Production from marginal lands: Indigenous commercial use of wild animals in Northern Australia

Julian Gorman, Peter Whitehead, Anthony Griffiths, Lisa Petheram

    Research output: Contribution to journalArticlepeer-review


    Throughout the world, mere are imperatives and opportunities to develop sustainable enterprises based on plants and animals to alleviate poverty. This is true for indigenous people across northern Australia, although to date there has been very limited commercial use of wildlife within indigenous Australian communities. In this study, we examine factors affecting the establishment of enterprises utilising animal species in remote indigenous communities and suggest ways of improving uptake. We found four major areas affecting the progress of these enterprises: a lack of comprehensive market information and dissemination of that knowledge; a lack of basic infrastructure and training; a need for more appropriate and flexible government policy and regulation; and adverse public perceptions. Commercialisation of native species is at a relatively early stage compared to tropical Asia, Africa and South America, and development of these enterprises has the potential to benefit indigenous livelihoods in remote and marginal areas in Australia.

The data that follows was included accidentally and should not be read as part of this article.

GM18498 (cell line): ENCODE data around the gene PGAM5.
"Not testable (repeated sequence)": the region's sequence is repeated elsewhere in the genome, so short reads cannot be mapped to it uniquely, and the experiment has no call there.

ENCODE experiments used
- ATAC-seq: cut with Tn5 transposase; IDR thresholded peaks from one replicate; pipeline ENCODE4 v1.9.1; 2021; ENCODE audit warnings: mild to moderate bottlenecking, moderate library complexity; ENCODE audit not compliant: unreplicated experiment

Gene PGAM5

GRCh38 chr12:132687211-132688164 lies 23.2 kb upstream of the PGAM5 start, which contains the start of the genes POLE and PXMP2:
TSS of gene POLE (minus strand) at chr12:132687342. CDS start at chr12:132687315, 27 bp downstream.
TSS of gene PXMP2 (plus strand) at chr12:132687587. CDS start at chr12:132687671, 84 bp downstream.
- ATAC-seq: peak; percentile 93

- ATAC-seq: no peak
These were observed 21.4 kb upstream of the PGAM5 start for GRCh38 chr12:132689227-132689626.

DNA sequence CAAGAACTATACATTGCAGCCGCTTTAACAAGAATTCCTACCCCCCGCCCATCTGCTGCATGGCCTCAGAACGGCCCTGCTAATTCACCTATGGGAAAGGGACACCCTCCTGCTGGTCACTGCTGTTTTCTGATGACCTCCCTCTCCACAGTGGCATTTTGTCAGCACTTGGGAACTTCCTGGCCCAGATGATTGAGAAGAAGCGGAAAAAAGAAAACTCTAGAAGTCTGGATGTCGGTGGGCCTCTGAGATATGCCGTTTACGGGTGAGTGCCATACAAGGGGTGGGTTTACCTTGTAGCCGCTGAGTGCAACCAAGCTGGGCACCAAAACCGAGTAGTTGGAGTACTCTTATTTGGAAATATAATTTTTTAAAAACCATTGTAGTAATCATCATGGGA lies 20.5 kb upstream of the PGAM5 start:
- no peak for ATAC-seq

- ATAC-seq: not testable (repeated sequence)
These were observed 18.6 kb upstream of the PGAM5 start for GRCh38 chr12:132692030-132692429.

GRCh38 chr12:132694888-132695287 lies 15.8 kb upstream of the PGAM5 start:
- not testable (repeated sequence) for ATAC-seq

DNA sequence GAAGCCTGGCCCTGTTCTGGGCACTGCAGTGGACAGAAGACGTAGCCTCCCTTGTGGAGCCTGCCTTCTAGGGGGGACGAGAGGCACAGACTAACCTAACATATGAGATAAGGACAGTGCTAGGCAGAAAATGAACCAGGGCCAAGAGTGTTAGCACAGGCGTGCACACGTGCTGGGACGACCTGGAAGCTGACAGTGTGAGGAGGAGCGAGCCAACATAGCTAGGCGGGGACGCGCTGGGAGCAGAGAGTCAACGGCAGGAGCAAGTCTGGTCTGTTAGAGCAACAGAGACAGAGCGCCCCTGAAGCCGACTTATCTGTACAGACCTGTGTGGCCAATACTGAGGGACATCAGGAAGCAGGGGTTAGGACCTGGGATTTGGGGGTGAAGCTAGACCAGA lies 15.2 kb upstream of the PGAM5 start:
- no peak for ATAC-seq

Original languageEnglish
    Pages (from-to)240-250
    Number of pages11
    JournalInternational Journal of Sustainable Development and World Ecology
    Issue number3
    Publication statusPublished - 2008


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